Teamwork: "Sometimes our outside supporters have trouble seeing us all succeed because that football rivalry penetrates the legislative rivalry as well — but most of that is not driven internally by the universities or their lobbyists," says Walsh. "This year ... we're working together more than we're working apart."

? Kathleen Daly

Assistant vice president for governmental relations, Florida State University

Challenges: Changes to the state employee pension system — workers will have to contribute 3% of their salary to their retirement plan — will hurt universities when it comes to recruiting new faculty.

Kathleen Daly
Kathleen Daly? [Photo:Ray Stanyard]
Local advantage: "Our folks around here on our campus are called upon more to testify to give expert testimony" because of FSU's proximity to the Capitol.

Unified strength: Representatives of the state universities "gather regularly during session, and we share our intelligence and we strategize together," says Daly.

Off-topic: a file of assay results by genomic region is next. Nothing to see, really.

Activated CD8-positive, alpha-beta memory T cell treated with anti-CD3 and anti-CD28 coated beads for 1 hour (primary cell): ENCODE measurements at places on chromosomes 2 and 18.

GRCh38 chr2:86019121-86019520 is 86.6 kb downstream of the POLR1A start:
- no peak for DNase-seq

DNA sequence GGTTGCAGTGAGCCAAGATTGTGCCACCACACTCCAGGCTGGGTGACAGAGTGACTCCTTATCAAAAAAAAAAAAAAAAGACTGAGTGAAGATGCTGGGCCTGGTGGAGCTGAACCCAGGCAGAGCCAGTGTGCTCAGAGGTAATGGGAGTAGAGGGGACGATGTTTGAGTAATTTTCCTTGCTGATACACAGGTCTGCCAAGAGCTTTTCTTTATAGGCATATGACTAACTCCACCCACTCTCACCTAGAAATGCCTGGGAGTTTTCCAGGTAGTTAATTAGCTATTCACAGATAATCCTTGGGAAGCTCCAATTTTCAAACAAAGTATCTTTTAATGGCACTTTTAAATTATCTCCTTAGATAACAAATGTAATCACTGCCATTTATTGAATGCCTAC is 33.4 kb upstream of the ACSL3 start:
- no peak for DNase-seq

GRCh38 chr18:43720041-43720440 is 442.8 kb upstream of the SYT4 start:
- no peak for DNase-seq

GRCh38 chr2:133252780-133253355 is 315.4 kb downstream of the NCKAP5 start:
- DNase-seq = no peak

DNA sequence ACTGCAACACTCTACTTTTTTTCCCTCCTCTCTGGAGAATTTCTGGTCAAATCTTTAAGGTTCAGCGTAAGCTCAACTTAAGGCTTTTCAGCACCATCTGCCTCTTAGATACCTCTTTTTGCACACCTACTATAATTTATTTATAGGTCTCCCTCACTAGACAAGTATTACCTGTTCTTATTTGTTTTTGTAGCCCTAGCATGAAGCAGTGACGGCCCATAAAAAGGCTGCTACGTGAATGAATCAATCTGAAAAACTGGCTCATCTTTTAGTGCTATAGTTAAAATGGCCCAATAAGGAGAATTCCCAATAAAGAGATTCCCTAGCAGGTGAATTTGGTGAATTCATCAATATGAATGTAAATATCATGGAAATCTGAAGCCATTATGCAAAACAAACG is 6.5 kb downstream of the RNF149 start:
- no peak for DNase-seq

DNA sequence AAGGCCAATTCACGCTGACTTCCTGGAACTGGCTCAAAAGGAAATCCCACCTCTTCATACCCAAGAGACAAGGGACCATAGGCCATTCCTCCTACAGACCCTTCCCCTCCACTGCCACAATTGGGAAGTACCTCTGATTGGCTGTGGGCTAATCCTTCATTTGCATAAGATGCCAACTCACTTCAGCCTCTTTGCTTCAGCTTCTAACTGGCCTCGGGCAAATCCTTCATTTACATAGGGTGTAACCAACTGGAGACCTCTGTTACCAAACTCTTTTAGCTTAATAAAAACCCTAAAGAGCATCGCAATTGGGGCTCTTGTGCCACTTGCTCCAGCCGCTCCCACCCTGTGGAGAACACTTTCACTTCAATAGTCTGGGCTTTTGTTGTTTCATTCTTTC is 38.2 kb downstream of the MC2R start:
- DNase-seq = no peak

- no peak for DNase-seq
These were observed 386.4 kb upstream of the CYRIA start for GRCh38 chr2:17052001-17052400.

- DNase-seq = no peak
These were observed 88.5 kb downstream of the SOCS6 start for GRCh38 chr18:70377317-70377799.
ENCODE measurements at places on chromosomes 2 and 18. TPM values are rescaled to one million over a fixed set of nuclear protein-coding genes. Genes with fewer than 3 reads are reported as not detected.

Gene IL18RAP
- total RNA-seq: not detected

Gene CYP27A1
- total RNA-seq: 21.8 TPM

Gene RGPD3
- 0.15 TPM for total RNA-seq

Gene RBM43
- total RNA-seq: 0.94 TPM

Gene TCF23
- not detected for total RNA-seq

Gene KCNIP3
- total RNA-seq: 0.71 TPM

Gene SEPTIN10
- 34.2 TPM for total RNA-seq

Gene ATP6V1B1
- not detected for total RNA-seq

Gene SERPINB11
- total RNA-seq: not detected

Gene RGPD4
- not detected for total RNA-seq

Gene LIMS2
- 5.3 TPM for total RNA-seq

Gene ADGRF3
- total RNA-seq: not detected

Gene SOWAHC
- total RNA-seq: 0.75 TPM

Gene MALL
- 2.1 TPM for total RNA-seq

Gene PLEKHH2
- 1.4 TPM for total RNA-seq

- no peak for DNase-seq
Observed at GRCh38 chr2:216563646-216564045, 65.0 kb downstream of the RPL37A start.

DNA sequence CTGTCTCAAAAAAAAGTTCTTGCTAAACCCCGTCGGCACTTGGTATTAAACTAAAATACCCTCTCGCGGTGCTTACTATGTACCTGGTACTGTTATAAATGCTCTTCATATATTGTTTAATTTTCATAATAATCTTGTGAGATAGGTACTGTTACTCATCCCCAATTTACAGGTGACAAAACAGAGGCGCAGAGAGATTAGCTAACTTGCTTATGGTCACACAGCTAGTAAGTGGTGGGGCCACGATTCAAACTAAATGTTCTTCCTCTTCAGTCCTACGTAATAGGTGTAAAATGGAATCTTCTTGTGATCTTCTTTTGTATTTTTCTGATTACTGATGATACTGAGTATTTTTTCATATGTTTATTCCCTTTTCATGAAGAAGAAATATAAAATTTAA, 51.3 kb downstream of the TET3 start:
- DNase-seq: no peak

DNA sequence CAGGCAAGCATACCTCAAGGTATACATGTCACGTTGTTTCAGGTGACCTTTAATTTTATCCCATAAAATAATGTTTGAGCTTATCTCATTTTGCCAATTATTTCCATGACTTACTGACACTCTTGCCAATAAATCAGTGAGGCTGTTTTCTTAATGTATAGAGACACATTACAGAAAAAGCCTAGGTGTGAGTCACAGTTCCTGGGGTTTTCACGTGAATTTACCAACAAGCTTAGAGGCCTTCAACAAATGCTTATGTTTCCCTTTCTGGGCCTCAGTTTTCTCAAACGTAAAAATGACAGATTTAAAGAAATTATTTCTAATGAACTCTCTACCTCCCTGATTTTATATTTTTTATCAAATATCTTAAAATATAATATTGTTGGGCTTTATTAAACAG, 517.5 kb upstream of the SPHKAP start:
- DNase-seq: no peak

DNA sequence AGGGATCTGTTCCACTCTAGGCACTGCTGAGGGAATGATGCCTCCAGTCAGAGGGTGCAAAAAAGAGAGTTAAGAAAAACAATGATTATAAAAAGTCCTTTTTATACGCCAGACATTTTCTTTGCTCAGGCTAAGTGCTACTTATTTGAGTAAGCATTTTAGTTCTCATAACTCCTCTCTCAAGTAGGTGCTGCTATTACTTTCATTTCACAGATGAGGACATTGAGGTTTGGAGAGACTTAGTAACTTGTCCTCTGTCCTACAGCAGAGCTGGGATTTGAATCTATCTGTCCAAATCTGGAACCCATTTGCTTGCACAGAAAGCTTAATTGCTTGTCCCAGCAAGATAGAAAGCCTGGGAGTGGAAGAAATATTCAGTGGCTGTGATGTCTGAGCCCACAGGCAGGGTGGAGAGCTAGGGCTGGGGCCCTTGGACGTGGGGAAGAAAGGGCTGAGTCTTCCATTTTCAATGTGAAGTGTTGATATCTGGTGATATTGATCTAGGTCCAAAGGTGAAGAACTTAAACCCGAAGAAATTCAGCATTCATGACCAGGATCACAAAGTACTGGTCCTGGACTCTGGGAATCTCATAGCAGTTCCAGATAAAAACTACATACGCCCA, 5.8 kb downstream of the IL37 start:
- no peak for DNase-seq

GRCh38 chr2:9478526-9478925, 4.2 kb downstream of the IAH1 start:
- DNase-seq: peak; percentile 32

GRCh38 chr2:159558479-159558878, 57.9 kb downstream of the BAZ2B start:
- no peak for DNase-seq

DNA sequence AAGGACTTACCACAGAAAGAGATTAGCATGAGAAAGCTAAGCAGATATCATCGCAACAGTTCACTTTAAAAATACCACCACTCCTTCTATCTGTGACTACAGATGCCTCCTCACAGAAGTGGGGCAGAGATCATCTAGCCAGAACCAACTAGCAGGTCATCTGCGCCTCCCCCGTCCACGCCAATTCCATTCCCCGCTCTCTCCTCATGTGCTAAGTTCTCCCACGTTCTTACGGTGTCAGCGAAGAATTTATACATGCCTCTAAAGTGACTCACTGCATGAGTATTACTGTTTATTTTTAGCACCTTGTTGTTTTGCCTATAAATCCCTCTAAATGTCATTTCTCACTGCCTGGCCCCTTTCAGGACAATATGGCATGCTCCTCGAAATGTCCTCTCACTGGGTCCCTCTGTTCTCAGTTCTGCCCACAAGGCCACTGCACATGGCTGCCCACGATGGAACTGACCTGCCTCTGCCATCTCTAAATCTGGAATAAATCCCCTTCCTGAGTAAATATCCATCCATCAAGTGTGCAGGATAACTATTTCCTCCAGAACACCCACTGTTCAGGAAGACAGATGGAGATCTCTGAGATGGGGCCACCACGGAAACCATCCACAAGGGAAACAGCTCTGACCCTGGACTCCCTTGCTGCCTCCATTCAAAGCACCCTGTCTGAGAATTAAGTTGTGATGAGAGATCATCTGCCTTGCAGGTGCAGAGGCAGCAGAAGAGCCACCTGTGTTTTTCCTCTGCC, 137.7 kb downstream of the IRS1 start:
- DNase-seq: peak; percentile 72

Insider tip: "Don't burn bridges because your adversary one day may be your ally the next. Not may be — will be. That's the way this process works."

? Yolanda Jackson

Attorney, Becker & Poliakoff

Represents: Bethune-Cookman (Daytona Beach); Edward Waters (Jacksonville); Florida Memorial University (Miami)

Challenges: Historically black schools traditionally are associated with Democratic legislators but received their greatest allocation — more than $12 million — under Republican Govs. Jeb Bush and Charlie Crist. Gov. Rick Scott's budget proposal eliminated funding for all but one black Florida university, but the Legislature restored the appropriations.

Yolanda Jackson
Yolanda Jackson? [Photo: Daniel Portnoy]
Rewards: "Eighty percent of the students who attend HBCUs (historically black colleges and universities) come from household incomes of less than $30,000 a year," Jackson says. "The majority are the first-time attendees of college in their families."